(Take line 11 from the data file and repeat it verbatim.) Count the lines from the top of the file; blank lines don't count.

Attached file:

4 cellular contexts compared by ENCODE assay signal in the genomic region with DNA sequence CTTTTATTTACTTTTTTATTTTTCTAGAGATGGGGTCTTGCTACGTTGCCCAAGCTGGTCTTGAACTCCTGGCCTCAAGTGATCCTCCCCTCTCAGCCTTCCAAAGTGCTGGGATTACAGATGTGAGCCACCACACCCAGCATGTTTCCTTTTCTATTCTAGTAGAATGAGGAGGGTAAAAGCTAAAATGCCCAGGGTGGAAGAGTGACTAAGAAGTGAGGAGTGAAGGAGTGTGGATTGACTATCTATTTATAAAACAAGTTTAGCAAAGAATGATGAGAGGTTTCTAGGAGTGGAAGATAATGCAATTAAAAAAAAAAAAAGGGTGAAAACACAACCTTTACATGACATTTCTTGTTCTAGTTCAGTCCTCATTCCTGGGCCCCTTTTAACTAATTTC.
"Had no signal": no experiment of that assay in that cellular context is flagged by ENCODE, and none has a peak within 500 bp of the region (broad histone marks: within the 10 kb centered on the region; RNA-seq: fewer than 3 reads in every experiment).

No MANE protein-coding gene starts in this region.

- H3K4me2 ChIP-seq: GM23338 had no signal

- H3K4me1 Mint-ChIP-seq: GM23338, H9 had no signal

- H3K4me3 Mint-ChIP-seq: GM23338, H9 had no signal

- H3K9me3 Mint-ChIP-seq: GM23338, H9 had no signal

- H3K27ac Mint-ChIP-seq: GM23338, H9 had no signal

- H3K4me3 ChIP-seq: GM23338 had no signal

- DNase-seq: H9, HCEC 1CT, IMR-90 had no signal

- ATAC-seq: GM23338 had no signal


- ATAC-seq: GM23338 had no signal